Carnarvon to Perth

Carnarvon to Monkey Mia

Well we have definitely moved out of the tropics into the southern weather patterns. Wind, rain and misery. But more of the good stuff later. Heading south from Carnarvon we once again tackled the mind numbing highway 1. Endlessly riding into a headwind, endlessly waving to travellers. I estimate we were waving to 100 cars per hour during the peak of the school holidays. Now I know what the queen feels like. Our responses to wavers are fine tuned and calculated. A full hand off the handlebar wave to the enthusiastic wavers and headlight flashers. A head nod to the normal waver or tooter, and a finger raise to the finger raisers. All in all it works quite well until we are on a busy stretch of road and just can’t get a break from waving. Sometimes I’m off with the fairies and have probably missed a lot of waves. I hope they don’t think I’m rude.

The Blowholes near Carnarvon

The Blowholes near Carnarvon

Gaye sharing a waterhole. Fran├žois Peron NP

Gaye sharing a waterhole. Fran├žois Peron NP

Down the road a bit we turn right and head for Denham and Monkey Mia. A lovely peninsula with lots of rolling hills and real live trees instead of saltbush – lush vegetation(compared with what we have been travelling thru). Views of the ocean also give added interest to our riding. The northern part of the peninsula is completely fenced off with a view to eradicating all feral animals in the area. As we crossed the grid that passes through the fence we were greeted with the sound of large dogs barking vicously. We were slightly perturbed as cyclists are but luckily were on a downhill run and made a quick escape. Later we found out that the barking is a recording to scare off any feral animals that may try to cross the grid. As soon as you go near the grid the barking starts. I’m not sure what the dog union will have to say about it; Putting dogs out of work like that.
We did the tourist thing watching the dolphins come up to be hand fed at Monkey Mia and generally enjoyed this area. Had a soak in a thermal pool in Francois Peron National Park. Almost too hot to get in but Ooooh what pleasure to soak the bones. We were like cooked lobsters when we came out.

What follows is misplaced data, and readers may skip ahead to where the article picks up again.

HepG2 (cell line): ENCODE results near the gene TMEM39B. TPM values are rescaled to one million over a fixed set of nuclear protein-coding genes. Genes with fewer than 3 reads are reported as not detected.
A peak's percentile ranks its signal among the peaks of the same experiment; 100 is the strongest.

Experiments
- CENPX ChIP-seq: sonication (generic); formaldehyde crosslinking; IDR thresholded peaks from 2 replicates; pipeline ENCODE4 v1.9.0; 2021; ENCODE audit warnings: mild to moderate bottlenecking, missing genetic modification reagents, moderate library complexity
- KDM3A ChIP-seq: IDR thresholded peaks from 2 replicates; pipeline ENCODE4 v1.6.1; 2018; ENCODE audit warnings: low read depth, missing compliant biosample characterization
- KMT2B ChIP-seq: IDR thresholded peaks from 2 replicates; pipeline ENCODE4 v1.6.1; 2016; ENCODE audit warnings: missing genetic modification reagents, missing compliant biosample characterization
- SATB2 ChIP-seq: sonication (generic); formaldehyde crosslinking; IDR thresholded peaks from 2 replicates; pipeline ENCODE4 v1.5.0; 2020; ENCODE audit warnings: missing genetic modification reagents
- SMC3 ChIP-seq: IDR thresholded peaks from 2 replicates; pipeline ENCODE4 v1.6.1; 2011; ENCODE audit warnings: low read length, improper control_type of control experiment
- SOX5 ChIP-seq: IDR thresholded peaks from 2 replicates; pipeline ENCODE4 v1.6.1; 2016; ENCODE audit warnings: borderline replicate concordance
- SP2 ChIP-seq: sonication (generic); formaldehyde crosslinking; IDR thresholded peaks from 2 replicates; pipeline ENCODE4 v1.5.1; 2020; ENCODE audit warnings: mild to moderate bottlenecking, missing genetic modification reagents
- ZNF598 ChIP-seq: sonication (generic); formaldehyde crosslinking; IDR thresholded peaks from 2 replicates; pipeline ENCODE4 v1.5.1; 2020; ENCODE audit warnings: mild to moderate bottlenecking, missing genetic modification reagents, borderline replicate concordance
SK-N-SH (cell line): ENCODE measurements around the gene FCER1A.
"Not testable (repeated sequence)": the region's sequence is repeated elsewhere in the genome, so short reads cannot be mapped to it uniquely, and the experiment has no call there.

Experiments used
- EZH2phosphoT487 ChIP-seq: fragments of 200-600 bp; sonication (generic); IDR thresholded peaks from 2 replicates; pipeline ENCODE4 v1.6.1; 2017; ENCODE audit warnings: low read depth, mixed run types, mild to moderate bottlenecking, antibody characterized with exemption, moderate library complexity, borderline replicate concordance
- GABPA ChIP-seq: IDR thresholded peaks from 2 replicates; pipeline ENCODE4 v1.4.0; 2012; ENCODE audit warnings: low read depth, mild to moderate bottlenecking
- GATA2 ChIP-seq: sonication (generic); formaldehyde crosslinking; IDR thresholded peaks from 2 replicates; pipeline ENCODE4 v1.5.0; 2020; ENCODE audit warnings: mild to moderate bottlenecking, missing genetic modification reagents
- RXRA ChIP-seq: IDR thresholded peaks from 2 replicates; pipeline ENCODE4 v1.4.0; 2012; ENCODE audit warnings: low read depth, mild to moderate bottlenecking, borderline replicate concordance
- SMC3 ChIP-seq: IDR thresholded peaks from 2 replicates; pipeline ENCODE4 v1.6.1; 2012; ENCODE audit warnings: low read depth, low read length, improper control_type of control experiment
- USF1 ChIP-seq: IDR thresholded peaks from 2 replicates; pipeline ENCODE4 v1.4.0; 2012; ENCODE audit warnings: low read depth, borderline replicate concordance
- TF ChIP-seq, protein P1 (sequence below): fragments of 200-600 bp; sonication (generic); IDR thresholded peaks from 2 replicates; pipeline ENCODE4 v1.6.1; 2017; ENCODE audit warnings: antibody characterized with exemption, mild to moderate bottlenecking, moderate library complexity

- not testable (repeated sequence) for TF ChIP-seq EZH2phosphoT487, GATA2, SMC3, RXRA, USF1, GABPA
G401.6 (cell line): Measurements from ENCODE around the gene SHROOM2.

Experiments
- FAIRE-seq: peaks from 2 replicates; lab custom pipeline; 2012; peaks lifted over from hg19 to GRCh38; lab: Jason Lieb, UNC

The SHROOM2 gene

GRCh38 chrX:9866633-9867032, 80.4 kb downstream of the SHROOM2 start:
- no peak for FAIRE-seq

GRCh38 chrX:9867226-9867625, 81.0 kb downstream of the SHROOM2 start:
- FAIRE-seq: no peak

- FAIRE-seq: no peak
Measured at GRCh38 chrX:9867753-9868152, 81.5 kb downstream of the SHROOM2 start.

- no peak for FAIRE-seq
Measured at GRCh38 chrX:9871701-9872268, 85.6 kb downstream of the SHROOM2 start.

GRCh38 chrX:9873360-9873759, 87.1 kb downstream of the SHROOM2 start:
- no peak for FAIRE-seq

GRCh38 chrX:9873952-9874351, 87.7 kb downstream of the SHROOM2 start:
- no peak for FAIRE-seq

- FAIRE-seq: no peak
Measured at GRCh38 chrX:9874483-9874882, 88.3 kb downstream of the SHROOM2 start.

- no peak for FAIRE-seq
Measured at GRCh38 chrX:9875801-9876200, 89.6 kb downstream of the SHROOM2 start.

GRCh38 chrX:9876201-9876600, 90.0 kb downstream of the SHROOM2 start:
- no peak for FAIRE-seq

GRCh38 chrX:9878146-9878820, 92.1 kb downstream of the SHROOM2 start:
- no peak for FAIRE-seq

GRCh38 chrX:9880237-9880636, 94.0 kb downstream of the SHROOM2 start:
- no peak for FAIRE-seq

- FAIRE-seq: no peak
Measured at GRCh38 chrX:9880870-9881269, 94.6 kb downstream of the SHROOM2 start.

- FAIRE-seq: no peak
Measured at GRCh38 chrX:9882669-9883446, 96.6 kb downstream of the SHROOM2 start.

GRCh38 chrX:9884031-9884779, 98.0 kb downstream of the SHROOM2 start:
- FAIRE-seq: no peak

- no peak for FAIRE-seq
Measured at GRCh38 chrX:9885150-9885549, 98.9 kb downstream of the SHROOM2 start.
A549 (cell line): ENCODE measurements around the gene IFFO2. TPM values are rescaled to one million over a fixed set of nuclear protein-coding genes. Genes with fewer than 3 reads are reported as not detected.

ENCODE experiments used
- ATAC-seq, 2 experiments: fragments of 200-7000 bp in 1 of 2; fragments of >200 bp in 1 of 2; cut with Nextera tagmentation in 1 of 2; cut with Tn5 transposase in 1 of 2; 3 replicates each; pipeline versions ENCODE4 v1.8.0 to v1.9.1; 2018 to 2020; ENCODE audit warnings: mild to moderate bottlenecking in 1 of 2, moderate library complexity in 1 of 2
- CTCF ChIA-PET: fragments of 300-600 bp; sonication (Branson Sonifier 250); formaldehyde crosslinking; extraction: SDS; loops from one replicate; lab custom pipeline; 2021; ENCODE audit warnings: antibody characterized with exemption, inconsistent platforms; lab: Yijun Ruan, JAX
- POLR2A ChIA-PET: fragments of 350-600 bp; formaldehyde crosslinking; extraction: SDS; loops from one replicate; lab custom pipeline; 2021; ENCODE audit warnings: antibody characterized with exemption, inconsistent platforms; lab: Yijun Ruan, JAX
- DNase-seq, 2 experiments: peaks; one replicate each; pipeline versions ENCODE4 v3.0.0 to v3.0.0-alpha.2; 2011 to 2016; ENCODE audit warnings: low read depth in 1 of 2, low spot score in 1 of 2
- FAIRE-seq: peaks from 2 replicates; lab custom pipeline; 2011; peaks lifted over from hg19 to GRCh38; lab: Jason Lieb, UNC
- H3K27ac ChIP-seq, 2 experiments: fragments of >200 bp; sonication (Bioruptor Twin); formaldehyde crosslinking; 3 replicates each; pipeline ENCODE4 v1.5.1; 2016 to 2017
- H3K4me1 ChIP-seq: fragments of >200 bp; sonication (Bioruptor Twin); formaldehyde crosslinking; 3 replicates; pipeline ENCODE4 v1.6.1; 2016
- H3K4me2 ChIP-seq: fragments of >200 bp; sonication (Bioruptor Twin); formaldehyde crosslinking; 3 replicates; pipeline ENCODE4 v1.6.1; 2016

Sunset at Whalebone Bay (near Monkey Mia)

Sunset at Whalebone Bay (near Monkey Mia)

Peaceful twilight at Denham

Peaceful twilight at Denham

Monkey Mia to Perth

Walking around Kalbarri Gorge

Walking around Kalbarri Gorge

Heading south from here we soon arrived at Kalbarri. Scenic gorges and lovely wildflowers featured. The township of Kalbarri was very pleasant too. A lovely place to stop for a while. We did a canoe trip down the Murchison river and that’s when the weather changed. By the time we got to our destination we were surfing in the canoe. Luckily we were going the same way as the wind and waves.

From here on things got wetter quickly. Heading south from here we had great tailwinds which helped offset the threatening clouds and rain that followed us all the time. Dripping wet and hypothermic we arrived in Geraldton. We got a room at the backpackers in town and enjoyed the best hot showers of our lives. This was our first bed since leaving Darwin. The luxury of it all was too much. In reality the bed had capsized in the middle & it was a relief to climb back on a Thermarest. Fixed a few bike problems and we were on our way.

We passed some beautiful country as we neared Perth but the effect was lost due to the weather. We gladly hit town and shacked up at Pete and Nikki’s house in the northern suburbs of Perth. A welcome respite and Pete’s cooking is worth cycling 17,500km for. After resting the body and spending a small fortune on the bikes (maybe a car would be cheaper?) we made ready to head east across the Nullabor to Adelaide via Cape Le Grand & Cape Arid.

Riding backroads through farmland near Geraldton, WA

Riding backroads through farmland near Geraldton, WA

Getting colder as we near Perth

Getting colder as we near Perth